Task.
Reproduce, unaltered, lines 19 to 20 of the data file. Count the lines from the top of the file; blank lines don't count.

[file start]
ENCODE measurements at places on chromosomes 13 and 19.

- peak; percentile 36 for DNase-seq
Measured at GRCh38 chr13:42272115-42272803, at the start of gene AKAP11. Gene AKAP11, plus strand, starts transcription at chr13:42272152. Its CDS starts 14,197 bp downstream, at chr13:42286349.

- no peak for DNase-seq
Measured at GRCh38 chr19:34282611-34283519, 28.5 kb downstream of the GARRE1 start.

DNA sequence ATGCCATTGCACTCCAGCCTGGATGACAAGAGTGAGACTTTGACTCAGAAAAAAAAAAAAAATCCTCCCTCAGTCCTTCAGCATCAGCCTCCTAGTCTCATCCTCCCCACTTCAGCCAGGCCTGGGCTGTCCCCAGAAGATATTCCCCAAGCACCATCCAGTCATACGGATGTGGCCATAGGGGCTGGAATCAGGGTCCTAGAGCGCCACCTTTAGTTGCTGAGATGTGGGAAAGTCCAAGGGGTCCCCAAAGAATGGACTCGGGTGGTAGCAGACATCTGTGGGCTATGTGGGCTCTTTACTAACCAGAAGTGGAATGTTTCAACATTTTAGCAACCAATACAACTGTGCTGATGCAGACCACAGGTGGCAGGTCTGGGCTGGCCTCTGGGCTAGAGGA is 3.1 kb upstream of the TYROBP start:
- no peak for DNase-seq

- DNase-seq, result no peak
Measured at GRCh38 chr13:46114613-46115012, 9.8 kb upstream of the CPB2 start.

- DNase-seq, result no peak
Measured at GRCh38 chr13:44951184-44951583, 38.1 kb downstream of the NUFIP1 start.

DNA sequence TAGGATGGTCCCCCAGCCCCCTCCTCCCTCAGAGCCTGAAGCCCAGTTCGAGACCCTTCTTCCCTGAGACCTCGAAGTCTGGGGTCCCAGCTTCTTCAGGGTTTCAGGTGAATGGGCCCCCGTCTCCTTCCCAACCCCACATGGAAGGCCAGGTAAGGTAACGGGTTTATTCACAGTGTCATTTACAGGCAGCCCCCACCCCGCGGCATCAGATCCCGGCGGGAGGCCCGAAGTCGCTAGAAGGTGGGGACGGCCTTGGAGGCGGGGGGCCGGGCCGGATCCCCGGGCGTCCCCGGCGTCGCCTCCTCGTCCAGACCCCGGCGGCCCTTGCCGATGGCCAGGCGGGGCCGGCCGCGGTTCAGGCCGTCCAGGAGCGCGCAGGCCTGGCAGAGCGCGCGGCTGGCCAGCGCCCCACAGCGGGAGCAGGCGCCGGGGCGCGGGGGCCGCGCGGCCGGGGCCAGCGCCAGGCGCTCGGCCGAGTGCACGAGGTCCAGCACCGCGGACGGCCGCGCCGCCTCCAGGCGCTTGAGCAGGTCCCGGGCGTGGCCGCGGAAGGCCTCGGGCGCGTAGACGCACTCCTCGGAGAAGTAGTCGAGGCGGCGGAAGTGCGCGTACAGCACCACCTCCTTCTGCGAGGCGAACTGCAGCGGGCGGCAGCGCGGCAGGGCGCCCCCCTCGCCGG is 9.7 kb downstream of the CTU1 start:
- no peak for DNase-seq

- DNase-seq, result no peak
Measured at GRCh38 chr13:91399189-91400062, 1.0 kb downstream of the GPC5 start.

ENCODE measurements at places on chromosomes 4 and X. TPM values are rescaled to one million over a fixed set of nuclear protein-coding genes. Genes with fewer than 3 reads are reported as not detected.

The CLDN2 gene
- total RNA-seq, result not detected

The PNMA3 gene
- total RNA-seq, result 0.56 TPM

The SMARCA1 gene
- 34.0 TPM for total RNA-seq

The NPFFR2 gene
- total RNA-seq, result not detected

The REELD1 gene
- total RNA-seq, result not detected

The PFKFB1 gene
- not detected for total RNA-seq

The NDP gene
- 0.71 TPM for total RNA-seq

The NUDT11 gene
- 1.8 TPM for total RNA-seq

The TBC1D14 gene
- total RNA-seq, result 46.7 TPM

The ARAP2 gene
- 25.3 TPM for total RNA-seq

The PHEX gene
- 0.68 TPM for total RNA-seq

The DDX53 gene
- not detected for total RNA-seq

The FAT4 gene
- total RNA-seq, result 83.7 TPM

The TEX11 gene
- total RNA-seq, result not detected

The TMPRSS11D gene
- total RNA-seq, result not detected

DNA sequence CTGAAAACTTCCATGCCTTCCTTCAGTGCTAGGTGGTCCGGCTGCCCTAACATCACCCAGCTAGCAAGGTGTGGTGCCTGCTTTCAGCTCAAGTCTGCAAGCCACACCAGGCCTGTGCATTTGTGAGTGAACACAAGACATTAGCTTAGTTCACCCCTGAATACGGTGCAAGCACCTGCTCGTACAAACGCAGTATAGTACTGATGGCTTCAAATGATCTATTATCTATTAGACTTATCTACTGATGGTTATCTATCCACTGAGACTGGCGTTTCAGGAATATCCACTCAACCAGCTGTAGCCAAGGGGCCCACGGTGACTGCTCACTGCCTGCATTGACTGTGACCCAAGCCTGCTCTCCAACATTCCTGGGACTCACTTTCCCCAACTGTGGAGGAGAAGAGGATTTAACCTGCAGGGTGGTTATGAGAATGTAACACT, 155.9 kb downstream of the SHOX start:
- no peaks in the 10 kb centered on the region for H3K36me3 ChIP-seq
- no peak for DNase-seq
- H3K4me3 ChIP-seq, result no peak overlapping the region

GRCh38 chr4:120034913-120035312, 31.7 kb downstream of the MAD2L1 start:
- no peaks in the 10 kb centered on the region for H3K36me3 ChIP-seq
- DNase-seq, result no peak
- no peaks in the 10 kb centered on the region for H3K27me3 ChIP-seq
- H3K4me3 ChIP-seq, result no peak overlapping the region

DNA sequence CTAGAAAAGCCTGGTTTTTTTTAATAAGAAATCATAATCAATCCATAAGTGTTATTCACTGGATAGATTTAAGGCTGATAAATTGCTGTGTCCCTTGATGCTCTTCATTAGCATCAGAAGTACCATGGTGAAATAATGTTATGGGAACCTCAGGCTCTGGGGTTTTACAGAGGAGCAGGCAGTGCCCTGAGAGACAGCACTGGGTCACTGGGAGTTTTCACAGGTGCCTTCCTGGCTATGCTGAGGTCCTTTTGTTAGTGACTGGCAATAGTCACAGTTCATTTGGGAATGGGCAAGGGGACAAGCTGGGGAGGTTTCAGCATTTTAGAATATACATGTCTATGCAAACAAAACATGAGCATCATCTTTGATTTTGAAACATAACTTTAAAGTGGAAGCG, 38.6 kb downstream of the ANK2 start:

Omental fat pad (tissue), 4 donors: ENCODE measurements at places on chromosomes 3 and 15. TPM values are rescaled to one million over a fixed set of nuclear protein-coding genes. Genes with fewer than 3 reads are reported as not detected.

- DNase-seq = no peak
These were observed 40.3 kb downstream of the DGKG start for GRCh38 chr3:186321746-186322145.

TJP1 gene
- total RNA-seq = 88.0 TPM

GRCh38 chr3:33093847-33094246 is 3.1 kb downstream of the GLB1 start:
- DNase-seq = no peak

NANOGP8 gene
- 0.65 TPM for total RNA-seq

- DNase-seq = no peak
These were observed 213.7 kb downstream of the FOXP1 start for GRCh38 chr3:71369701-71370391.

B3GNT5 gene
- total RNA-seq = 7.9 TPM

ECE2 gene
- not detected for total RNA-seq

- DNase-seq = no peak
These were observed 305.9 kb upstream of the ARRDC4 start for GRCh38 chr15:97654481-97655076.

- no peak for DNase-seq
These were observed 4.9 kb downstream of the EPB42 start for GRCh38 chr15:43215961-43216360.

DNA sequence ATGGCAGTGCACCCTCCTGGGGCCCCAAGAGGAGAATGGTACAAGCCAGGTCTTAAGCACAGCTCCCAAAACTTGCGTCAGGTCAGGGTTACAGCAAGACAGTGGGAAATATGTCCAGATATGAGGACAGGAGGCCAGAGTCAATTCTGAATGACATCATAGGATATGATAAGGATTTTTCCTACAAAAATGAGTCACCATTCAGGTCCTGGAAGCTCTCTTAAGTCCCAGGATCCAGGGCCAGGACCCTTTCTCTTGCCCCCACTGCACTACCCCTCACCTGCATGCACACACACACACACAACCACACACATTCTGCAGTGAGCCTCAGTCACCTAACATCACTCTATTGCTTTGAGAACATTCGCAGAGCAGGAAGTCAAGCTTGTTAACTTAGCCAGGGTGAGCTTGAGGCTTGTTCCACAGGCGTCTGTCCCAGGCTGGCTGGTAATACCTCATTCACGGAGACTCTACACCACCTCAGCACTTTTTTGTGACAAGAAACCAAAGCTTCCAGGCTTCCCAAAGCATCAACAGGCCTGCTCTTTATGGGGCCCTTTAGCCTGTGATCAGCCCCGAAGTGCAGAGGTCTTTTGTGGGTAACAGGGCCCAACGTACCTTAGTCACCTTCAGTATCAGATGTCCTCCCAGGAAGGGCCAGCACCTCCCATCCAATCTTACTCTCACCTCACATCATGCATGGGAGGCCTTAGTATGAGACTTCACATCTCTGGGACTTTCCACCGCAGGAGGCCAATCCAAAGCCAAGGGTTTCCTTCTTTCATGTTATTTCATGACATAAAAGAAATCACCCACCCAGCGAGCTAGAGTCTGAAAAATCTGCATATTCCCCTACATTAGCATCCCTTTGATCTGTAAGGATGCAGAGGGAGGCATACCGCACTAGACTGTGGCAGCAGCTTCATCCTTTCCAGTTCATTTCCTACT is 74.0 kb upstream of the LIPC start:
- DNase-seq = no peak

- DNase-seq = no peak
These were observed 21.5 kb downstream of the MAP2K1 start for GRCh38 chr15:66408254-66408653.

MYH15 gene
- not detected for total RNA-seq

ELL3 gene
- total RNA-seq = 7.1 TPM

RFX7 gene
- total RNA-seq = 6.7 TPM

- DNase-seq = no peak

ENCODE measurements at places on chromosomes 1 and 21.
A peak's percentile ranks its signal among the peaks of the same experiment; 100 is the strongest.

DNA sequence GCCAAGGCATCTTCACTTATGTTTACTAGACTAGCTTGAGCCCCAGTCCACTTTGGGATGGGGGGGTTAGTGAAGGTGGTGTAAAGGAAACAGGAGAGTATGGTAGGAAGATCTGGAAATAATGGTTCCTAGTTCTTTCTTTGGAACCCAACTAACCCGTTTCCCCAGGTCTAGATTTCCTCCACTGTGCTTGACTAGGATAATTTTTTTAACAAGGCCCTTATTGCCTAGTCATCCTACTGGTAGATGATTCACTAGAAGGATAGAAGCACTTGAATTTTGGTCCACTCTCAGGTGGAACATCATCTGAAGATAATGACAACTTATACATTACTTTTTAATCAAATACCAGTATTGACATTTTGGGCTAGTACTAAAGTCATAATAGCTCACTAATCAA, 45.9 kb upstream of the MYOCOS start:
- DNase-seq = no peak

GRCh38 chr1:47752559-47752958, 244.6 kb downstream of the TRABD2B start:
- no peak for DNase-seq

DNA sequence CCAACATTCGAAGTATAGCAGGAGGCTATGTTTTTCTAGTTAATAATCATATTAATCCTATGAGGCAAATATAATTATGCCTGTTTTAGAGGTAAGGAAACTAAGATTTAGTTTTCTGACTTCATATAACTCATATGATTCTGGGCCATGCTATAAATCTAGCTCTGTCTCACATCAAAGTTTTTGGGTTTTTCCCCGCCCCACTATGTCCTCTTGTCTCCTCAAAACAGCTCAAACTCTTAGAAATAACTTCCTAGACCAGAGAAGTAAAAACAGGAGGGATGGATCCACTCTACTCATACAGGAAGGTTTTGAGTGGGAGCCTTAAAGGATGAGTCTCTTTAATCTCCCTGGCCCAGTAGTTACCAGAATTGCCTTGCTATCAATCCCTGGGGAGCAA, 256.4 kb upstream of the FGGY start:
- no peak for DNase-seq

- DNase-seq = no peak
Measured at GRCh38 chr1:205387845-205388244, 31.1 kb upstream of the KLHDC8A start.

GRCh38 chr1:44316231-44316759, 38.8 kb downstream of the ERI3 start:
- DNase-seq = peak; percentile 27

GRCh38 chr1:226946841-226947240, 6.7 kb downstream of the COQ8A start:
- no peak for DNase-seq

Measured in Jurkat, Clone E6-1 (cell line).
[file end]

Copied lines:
The PNMA3 gene
- total RNA-seq, result 0.56 TPM